Getting in trouble for mobile medical learning

Last year I gave my brother an iPad for his birthday since he was starting his rotations as a 3rd year medical student and I knew he would be doing more mobile learning since most of his time would be spent in the wards.

He had downloaded medical iBooks and other medical apps to help him on his clerkship rotations and the initial experiences with the iPad were great. He was using a logitech keyboard case (our favorite for physicians) and stated he hardly used his laptop anymore. He said his iPad was great for looking up clinical reference material during and inbetween rounds — enabling him to “learn on the go”.

When I checked in with him during his 3rd clerkship rotation, his enthusiam had markedly dampened.

He told me he had stopped using his iPad in his current rotation — citing a bad evaluation as the reason. When I read the evaluation I was shocked.  Apparently he was “relying on his iPad too much” during clinical rounds to look up information, and not relying enough on textbooks.  So the issue wasn’t looking up information — rather, he was looking up too much “electronic” information.

Reading between the lines, my suspicion is they felt he was using his iPad for “non-medical purposes”.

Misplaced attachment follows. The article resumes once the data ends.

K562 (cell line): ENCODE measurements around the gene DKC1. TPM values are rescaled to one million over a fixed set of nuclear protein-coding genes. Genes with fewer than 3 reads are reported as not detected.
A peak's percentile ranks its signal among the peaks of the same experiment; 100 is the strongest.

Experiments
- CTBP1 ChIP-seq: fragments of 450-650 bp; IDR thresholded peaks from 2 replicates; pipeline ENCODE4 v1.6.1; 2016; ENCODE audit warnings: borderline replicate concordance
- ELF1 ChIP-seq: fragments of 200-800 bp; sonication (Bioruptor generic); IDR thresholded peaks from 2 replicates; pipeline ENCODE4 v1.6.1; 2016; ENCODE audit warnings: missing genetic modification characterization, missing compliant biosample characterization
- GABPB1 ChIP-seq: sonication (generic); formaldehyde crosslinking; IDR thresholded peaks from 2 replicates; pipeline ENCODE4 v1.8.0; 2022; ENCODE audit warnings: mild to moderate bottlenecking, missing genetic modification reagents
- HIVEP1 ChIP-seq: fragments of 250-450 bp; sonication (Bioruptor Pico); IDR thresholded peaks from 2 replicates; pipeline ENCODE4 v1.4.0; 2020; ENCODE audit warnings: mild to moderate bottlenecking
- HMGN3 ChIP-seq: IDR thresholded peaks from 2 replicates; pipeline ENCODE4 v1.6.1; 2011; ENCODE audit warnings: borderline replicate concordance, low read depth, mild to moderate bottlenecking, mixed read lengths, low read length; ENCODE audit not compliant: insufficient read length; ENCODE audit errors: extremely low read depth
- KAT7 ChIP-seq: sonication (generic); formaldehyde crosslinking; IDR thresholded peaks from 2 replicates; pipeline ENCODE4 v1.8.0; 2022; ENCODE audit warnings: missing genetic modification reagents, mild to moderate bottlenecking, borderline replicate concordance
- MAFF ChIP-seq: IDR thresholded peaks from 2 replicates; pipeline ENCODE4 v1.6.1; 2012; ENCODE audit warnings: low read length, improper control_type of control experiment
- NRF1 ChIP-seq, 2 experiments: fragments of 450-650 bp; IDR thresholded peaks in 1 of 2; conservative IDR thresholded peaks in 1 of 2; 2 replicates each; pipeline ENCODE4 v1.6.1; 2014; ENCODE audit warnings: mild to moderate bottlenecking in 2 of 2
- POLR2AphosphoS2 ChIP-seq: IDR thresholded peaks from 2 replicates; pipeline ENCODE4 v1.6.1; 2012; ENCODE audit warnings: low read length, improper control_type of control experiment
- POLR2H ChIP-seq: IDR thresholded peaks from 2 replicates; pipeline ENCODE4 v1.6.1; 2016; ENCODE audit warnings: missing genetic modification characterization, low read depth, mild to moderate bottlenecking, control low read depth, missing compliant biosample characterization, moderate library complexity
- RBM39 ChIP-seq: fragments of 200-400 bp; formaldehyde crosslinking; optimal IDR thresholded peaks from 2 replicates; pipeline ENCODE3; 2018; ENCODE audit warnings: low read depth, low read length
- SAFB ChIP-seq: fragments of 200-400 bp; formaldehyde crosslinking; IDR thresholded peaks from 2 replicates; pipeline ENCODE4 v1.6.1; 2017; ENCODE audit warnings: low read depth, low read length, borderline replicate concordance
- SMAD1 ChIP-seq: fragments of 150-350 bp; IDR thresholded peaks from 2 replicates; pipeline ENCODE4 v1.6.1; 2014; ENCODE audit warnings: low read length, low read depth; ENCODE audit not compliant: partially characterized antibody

Obviously, this is just one anedcotal example. But this reminded me of an article I wrote a few months ago titled, “Do you avoid using your iPhone’s medical apps in the hospital for social reasons?”  In the article I discussed the social issues related to using an iPad and iPhone in the hospital. When you pick up a textbook people know exactly what you’re doing: Either pretending to read, or actually learning. When you pick up an iPad during rounds, you could be playing Angry birds or using it for clincal utility.

I’m not sure how to remedy a situation such as this. I think the onus is on the medical school for instilling a culture of mobility — this would prevent medical students and residents from feeling any sort of stigma associated with using mobile devices.